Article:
We’d like to talk about what to call the maintenance of the mortar between the bricks in masonry construction. Technically, repointing is putting mortar between joints. Pointing is putting the mortar between the bricks to begin with, and tuckpointing is achieving a classic layered cake look. That does not matter, though, when both pointing and tuckpointing are often used in reference to repointing.
What matters is that you and your chimney professional agree on terms so that there is no disagreement about whether the job was done. Tuckpointing, especially, has a traditional meaning to brickwork pros, so if that is the repointing under discussion, they need to know it. Tuckpointing means achieving matches and contrasts and doing extremely detailed work, beyond the careful delineation and detailing involved in most repointing.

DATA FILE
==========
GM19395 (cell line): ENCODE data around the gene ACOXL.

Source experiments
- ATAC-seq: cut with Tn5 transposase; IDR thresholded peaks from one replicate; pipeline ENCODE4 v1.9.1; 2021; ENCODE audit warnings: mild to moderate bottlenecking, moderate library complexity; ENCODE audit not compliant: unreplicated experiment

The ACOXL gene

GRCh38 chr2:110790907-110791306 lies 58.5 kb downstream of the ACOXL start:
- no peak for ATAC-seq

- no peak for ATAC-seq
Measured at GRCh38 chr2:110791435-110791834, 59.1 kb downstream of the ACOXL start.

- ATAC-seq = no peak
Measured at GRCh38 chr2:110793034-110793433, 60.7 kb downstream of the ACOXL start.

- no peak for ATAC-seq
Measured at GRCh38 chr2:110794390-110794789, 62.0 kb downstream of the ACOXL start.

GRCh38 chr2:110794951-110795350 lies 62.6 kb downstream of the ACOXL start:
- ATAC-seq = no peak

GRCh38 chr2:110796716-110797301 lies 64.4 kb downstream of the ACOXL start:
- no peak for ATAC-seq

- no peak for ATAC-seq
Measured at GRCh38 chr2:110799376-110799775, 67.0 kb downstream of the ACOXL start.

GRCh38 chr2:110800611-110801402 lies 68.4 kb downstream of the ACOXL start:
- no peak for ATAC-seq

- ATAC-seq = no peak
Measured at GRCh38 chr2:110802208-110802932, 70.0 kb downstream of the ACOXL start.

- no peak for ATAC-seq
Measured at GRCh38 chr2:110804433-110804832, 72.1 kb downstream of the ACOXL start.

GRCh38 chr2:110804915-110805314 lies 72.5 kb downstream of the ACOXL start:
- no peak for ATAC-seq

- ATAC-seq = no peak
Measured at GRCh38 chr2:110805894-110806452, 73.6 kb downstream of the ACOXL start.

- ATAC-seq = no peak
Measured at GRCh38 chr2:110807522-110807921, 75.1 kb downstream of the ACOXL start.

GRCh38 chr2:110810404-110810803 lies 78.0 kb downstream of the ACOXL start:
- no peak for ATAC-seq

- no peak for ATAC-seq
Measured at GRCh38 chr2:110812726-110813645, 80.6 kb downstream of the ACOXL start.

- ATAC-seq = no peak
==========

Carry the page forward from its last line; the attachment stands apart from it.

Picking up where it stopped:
The point is keeping the water that destroys your masonry from penetrating the mortar. It is the stuff that keeps it from falling apart. Often referred to as “plastic mortar” because of its ability to contract and expand with the bricks, the’ point’ is what’s between them. “Mortaring cements” are different than “cement” because of the proportion in which certain components are added to the mix.
When the point is made too strongly, meaning when the mortar is harder than the bricks it unites, there is a very good chance the bricks will fall. If the ‘point’ is made again, it is ideally just as resistant to penetration as the original. If that is not exactly achieved, it should be of less strength. That will leave the weight of the bricks on themselves and the ‘points’ that are already providing solid support for them.
If their own weight rests on harder repointing rather than the bricks and original bonds between them, that is more weight to bear and adds stress that causes spalling. Spalling is the crumbling of your brick face, and is common when the bricks are being overwhelmed. It means they are bearing too much stress and that happens because the repointing was done incorrectly.
The bottom line is you should contact us for a professional chimney inspection. We’ll help you keep your chimney working safely and efficiently.